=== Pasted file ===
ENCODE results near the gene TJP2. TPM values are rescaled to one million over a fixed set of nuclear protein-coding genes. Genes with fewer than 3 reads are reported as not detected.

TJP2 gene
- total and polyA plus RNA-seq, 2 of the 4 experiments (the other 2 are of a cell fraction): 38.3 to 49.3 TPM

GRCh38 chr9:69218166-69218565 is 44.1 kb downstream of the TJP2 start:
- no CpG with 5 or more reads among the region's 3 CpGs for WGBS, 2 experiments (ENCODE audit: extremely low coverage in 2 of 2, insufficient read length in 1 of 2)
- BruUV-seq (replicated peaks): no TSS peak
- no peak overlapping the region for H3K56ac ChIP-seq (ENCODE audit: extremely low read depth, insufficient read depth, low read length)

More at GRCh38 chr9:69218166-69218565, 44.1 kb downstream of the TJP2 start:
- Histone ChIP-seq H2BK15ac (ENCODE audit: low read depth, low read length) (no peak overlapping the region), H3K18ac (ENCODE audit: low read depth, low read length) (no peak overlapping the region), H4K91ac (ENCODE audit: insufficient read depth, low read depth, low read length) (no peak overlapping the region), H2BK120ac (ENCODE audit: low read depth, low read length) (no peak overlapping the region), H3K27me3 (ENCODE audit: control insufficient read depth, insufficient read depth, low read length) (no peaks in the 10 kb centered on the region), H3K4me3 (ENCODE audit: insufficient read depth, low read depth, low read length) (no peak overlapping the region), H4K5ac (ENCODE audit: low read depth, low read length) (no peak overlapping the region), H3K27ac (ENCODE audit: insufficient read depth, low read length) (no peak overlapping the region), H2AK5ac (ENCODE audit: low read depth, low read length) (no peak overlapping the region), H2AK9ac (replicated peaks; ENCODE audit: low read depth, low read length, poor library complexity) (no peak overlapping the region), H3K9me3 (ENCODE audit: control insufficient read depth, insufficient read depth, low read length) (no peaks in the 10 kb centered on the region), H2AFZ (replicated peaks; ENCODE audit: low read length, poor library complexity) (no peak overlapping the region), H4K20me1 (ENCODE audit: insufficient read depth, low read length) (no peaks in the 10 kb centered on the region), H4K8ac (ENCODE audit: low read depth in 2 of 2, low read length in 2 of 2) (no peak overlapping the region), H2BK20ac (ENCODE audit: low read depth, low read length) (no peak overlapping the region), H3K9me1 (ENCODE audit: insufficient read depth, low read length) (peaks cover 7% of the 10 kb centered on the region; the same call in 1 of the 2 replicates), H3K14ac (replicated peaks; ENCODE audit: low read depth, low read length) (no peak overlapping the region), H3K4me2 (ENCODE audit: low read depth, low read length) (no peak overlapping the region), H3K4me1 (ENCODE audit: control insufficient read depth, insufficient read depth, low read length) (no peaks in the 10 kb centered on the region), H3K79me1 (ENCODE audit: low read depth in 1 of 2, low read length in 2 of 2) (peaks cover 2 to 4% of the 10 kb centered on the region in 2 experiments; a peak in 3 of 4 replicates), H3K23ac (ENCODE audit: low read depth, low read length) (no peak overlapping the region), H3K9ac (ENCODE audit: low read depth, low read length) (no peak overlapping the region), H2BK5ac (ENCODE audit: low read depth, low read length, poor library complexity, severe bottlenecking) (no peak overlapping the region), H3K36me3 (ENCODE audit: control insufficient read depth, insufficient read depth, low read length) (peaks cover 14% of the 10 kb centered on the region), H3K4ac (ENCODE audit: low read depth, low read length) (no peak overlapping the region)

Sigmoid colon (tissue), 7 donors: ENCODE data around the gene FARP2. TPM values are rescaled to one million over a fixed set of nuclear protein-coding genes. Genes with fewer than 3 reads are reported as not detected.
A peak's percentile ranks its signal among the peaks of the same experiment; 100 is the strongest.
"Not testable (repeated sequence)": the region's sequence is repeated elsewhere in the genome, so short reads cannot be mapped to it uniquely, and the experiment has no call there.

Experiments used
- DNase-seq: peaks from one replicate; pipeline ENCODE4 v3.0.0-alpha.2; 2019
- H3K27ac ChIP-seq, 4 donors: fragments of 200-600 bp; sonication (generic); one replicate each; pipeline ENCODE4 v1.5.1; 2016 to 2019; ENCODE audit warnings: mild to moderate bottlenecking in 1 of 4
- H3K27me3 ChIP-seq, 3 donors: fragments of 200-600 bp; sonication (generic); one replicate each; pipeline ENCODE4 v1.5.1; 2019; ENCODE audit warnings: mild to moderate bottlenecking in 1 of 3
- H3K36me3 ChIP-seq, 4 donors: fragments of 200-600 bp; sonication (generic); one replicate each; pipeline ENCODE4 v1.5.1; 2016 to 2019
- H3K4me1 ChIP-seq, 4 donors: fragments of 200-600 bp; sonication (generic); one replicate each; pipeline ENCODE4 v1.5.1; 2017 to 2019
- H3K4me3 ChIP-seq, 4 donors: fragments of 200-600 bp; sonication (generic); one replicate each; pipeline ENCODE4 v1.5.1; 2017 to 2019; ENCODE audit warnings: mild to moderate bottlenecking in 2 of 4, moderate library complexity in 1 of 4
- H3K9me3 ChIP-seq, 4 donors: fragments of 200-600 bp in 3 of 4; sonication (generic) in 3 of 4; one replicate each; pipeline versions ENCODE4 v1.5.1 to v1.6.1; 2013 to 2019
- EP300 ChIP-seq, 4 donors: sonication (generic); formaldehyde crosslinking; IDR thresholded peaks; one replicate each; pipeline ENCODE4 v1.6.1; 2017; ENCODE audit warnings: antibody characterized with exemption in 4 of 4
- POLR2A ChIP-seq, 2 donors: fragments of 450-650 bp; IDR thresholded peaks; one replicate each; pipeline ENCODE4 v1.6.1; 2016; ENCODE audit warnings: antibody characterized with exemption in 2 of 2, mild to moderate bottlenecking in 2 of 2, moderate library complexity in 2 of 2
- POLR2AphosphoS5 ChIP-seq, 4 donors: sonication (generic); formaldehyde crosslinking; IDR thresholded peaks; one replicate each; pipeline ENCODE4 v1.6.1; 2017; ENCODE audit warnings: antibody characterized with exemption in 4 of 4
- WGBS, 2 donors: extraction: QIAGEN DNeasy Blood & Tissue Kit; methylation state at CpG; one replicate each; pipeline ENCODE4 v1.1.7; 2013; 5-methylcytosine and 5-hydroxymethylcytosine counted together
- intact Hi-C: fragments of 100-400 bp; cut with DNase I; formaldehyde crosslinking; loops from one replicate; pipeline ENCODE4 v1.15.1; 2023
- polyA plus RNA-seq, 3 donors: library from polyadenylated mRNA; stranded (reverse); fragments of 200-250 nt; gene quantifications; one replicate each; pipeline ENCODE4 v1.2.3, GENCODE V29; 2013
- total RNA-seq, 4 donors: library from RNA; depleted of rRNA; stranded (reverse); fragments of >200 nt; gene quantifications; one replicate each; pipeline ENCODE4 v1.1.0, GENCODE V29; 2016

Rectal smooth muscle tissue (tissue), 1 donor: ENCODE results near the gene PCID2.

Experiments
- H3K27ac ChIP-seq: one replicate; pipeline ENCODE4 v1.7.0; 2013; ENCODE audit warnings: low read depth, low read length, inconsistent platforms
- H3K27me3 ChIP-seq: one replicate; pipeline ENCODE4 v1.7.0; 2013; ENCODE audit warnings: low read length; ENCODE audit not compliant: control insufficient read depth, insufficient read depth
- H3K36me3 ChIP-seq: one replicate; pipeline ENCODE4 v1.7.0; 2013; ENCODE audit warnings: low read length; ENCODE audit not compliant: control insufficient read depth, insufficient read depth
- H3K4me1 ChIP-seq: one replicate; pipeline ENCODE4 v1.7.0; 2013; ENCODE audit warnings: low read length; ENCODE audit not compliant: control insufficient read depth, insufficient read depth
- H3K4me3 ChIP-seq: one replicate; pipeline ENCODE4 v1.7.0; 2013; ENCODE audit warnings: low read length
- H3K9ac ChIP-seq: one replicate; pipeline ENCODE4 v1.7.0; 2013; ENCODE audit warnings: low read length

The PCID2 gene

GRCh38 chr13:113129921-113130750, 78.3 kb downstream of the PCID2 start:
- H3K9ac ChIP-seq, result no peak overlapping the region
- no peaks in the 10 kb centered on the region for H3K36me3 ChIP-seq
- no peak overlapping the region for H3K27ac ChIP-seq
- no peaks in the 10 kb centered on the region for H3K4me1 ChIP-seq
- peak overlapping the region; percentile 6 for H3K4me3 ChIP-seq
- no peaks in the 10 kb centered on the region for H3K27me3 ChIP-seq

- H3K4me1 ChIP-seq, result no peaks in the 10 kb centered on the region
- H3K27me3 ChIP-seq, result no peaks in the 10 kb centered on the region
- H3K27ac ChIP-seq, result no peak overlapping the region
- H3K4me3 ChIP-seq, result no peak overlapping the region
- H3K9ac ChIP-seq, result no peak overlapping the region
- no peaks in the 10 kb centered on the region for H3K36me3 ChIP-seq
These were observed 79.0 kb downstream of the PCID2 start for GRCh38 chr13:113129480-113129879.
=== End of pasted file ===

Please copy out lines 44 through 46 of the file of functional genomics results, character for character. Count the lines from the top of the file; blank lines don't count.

- H3K4me1 ChIP-seq, result no peaks in the 10 kb centered on the region
- H3K27me3 ChIP-seq, result no peaks in the 10 kb centered on the region
- H3K27ac ChIP-seq, result no peak overlapping the region